As Madison Margolin, cofounder of the psychedelics-oriented publication DoubleBlind and co-founder of the Jewish Psychedelics Summit, noted in the Denver Post article, “institutional religion as we know it, from a reform or secular perspective, is a dying creature.” In her own earlier article in Tablet, Margolin asserted that Judaism needs an “ecstatic revival,” and that turning to psychedelics is a way of tapping into mystical experience, a practice that has been “part of Judaism since ancient times”.
The attraction is not only spiritual but psychological. The relaxation of restrictions on research into the effects of hallucinogenics has opened the door to studies that have demonstrated the beneficial psychological effects of careful dosing in monitored surroundings. Some Jewish advocates value psilocybin not only for its stimulation of spiritual experience but for its demonstrated worth in treating depression, anxiety, and trauma. The promise of increased wellbeing, couched in psychotherapeutic terms but tied to ancient mystical practices, promises to draw significant interest from younger Jews who seek to uphold their Jewish identity but feel alienated from traditional forms of Jewish worship and belonging.
At the Jewish Psychedelics Summit, according to Margolin, participants learned about the putatively ancient roots of the use of mind-altering substances in Israelite worship. It was proposed that there is a profound connection between the dosing of hallucinogens, in our day, and the High Priest’s experience in the innermost sanctum of the Jerusalem Temple on Yom Kippur, in ancient times. On that day, summit attendees were told, the High Priest would seclude himself in the Holy of Holies, breathing the fumes of incense made from acacia wood. Alone in the religion’s holiest space on its most sacred day, having fasted all day, the High Priest would experience an altered state. One result, Summit attendees learned, would be “activating the neural network where trauma is stored.” With Pharmaco-Hasidism, it would appear, atonement is at once a religious and a therapeutic process, a return to the “Garden of Eden” of full spiritual and psychological integration.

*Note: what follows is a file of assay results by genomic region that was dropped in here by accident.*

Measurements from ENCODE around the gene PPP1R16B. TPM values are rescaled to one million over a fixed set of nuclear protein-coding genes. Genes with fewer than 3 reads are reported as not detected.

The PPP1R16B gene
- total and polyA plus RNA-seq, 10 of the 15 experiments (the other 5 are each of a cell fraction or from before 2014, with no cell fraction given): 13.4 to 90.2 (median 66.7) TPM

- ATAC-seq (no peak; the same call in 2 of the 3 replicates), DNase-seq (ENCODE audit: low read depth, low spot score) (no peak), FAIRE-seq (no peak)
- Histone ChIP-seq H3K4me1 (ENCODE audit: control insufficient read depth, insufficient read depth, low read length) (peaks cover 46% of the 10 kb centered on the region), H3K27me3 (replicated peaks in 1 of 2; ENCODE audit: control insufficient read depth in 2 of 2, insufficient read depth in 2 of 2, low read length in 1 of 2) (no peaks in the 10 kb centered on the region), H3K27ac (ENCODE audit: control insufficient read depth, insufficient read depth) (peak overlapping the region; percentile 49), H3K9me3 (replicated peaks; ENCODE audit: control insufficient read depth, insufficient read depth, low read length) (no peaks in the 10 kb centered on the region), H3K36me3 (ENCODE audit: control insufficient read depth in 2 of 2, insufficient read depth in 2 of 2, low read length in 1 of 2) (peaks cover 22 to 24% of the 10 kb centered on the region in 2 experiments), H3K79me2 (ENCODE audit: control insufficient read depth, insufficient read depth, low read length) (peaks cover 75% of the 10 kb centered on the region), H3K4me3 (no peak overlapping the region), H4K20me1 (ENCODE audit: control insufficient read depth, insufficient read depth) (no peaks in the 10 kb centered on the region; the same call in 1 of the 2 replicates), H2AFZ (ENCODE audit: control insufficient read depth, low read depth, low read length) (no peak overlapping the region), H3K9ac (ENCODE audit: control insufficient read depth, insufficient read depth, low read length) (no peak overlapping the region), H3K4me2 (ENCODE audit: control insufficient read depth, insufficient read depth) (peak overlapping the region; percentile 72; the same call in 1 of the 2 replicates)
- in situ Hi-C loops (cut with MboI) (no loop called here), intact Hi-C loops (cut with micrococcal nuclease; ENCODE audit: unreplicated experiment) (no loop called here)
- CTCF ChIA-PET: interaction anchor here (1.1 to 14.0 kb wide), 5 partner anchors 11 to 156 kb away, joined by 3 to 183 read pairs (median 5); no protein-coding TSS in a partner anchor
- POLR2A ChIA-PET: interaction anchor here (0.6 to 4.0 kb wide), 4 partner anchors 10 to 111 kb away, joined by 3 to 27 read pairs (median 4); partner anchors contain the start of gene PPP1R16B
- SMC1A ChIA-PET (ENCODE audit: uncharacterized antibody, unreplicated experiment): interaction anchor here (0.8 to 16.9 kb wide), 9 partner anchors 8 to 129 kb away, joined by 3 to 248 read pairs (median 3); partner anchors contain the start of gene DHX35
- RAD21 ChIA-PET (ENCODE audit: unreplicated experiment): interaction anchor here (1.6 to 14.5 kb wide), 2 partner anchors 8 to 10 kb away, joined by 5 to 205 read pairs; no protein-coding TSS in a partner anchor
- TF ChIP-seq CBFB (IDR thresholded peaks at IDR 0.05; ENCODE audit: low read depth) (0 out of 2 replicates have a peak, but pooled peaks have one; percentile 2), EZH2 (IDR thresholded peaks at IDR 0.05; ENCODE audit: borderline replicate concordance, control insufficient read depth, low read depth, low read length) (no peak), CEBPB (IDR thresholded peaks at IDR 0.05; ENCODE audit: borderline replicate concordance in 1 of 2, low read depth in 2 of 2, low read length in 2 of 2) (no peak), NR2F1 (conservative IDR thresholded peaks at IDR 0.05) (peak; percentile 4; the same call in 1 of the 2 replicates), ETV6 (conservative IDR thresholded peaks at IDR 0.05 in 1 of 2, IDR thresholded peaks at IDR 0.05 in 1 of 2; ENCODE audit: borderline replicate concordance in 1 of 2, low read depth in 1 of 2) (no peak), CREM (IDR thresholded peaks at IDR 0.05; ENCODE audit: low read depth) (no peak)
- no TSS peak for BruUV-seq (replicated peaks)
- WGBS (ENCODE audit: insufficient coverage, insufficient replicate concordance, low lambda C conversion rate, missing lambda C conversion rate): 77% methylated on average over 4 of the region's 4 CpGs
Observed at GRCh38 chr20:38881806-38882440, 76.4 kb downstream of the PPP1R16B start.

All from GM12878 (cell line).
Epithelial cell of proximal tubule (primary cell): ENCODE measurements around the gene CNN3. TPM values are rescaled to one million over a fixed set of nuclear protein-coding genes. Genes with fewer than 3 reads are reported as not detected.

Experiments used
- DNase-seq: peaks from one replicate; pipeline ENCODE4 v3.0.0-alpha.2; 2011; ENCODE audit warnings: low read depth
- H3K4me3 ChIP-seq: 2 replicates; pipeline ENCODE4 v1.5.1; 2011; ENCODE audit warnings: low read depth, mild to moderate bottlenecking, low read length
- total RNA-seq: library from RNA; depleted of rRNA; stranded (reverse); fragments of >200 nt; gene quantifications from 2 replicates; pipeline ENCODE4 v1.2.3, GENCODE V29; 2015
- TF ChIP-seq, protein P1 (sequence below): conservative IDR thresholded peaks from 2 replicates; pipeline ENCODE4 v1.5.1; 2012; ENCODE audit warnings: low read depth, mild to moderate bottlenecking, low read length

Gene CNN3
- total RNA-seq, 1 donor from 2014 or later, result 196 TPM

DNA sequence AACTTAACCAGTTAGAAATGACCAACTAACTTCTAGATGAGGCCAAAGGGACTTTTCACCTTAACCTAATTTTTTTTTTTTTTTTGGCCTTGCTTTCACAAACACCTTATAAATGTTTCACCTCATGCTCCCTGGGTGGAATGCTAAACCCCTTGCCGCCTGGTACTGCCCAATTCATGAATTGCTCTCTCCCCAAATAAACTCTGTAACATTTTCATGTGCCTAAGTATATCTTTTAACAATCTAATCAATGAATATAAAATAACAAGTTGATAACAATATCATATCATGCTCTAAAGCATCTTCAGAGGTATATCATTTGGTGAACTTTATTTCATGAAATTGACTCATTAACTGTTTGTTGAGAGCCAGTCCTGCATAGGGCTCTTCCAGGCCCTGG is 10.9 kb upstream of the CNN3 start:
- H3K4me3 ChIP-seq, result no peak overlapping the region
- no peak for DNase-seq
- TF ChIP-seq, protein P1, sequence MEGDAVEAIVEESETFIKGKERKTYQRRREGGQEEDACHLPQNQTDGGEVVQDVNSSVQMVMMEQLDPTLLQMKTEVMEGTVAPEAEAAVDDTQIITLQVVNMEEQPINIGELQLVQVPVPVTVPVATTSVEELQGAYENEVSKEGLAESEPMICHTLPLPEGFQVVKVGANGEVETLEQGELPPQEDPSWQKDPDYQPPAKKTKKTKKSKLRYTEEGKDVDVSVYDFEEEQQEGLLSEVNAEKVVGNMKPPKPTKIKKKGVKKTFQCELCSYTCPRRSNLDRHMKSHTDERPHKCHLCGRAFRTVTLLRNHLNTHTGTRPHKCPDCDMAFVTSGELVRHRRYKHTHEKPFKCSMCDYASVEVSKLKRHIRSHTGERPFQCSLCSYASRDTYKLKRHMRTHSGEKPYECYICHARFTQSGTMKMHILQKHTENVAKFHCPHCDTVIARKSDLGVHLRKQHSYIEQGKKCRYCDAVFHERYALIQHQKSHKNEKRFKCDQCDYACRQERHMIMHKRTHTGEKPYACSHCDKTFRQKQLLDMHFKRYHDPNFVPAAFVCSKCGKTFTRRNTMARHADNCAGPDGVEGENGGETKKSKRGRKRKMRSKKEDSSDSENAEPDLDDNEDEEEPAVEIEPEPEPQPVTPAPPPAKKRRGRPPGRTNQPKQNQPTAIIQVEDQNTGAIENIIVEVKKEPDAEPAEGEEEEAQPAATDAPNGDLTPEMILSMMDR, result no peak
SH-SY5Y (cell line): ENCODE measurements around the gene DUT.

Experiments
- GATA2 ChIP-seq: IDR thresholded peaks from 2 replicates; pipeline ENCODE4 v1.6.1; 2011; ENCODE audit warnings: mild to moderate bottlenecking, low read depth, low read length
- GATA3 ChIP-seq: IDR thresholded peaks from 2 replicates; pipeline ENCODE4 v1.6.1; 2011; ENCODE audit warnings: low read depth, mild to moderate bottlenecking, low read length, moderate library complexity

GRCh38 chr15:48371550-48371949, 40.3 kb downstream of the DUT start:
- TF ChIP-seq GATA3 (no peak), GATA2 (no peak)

This “re-enchantment of the world” may be especially urgent at the tail end of a pandemic which has isolated people away from their spiritual communities, confining them within the narrow straits of anxiety and enforced seclusion (and perhaps the occasional Zoom worship service). But the use of hallucinogens in an explicitly Jewish context is also indicative of a new chapter in contemporary liberal Judaism, combining an ethical and externally focused tikkun (healing or repair) with the healing of trauma and the promotion of personal wellbeing. The High Priest’s seclusion in sacred smoke, and the activation of his trauma-centered neural network, suggests that trauma is at the very heart of Jewish experience, and depicts the healing of trauma as a kind of personal return to the intimate personal contact with the divine – a psychologically restored Garden of Eden. This echoes the more traditional Hasidic view that the individual has infinite spiritual potential, and her devotional acts can contribute to the healing of Creation itself. In this way, the spiritual restlessness and creativity of a new generation of Jews appear to lead to a response consistent with Jewish tradition: a turn inward, properly performed, can effect repair of the outer world; the wound at the heart of the universe is not a fatal flaw but an eternal invitation to spiritual growth. Young Jews are eager to rewire their brains, heal their wounds, and connect their individual consciousnesses to something far greater. Whether they know it or not, in so doing they are connecting not only to the mysteries of the cosmos but to the Jewish tradition they may believe they have left behind.